More Americans Living Past 100, Thanks to Modern Medicine

aging
Super aging is as American as apple pie. REUTERS/Lucy Nicholson

More Americans than ever before are living past the age of 100, according to a new report from the U.S. Centers for Disease Control and Prevention (CDC). The agency finds the number of the centenarians increased by 43.6 percent between 2000 and 2014—from 50,281 to 72,197. Currently, there are some 317,000 centenarians worldwide, and that number is projected to rise to about 18 million by the end of this century, according to one report published in 2014.

As the size of centenarian populations grows, so, too, have the number of centenarian deaths. (As of now, human immortality is out of reach, though there are some people who are trying to change that.) The CDC report observed an increase in centenarian death rates between 2000 and 2008, and then a slight decline through 2014 for both men and women.

Death rates for centenarians increased from 2000 through 2006 for the Hispanic population and from 2000 through 2008 for the non-Hispanic white and black populations, and then decreased through 2014 for all racial and ethnic groups examined.

In 2014, the top five causes of death among the oldest of the old were heart disease, Alzheimer's disease, stroke, cancer, influenza and pneumonia. Unfortunately, the number of super seniors dying from Alzheimer's disease continues to rise. Between 2000 and 2014, the rates of Alzheimer's disease–related deaths increased by 119 percent. Rates of deaths from other causes also spiked within the same time period, including hypertension (88 percent), chronic lower respiratory disease (34 percent) and unintentional injuries (33 percent).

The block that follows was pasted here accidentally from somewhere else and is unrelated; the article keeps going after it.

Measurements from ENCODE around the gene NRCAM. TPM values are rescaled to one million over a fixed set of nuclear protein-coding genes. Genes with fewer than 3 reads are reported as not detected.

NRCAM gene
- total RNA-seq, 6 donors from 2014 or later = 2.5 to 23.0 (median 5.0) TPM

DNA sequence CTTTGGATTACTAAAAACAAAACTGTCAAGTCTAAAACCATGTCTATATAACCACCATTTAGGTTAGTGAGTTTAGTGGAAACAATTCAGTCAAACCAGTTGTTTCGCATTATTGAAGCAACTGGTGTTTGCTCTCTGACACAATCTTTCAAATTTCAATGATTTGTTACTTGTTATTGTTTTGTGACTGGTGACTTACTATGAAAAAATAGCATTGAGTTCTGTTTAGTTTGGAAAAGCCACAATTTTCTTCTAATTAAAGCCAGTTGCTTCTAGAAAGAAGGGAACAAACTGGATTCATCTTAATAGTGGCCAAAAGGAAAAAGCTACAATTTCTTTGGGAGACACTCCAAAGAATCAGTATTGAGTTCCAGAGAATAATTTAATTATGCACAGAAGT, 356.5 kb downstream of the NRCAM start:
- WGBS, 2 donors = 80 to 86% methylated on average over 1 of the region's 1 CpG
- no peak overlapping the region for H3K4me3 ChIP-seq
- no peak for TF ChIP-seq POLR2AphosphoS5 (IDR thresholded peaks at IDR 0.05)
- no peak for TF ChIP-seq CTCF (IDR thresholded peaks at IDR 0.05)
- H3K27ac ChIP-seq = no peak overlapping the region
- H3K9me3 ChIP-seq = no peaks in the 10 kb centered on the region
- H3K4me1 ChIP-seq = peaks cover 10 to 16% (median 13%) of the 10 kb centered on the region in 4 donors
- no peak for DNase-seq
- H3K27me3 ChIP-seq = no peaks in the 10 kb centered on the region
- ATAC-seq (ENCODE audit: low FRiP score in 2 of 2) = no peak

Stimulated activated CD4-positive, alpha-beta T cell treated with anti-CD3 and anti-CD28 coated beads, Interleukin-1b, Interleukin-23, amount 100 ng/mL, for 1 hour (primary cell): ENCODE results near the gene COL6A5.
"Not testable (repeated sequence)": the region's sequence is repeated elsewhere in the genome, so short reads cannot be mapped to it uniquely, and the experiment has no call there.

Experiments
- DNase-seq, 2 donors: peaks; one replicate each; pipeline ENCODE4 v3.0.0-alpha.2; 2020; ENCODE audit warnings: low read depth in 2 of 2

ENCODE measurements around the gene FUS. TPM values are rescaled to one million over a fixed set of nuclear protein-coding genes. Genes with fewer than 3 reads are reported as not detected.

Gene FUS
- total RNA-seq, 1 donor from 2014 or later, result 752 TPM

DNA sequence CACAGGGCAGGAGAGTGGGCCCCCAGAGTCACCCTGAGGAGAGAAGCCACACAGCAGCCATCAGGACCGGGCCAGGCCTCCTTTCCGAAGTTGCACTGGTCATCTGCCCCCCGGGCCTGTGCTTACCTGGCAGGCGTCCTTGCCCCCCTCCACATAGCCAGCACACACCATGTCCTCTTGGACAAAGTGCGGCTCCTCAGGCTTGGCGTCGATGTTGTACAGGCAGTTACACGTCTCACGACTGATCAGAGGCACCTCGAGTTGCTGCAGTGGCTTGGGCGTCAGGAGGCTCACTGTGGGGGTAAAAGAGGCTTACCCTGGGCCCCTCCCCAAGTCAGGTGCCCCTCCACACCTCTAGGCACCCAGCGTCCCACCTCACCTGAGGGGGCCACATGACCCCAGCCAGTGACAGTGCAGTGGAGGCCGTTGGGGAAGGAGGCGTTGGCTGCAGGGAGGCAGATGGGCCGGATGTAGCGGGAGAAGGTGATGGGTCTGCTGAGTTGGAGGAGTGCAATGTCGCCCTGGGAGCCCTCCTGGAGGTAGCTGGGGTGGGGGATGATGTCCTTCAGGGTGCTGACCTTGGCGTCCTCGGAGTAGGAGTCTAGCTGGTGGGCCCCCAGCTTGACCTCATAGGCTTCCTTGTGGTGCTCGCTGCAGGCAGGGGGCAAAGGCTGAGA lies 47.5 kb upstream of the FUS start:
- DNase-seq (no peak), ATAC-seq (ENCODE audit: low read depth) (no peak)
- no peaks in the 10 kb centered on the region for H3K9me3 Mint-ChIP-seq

However fewer centenarians are dying from other causes. Between 2000 and 2014 the rate declined by 48 percent for influenza and pneumonia, 31 percent for stroke and 24 percent for heart disease.

Many experts attribute this growing population of centenarians in the U.S. to improvements in health care and medicine, such as the availability of antibiotics and vaccines. However, there is an increasing amount of research that shows genetics may contribute to longevity. A recent study published in PLOS Genetics identified a number of genes that are associated with extreme aging.

More Americans Living Past 100, Thanks to Modern Medicine | Tech & Science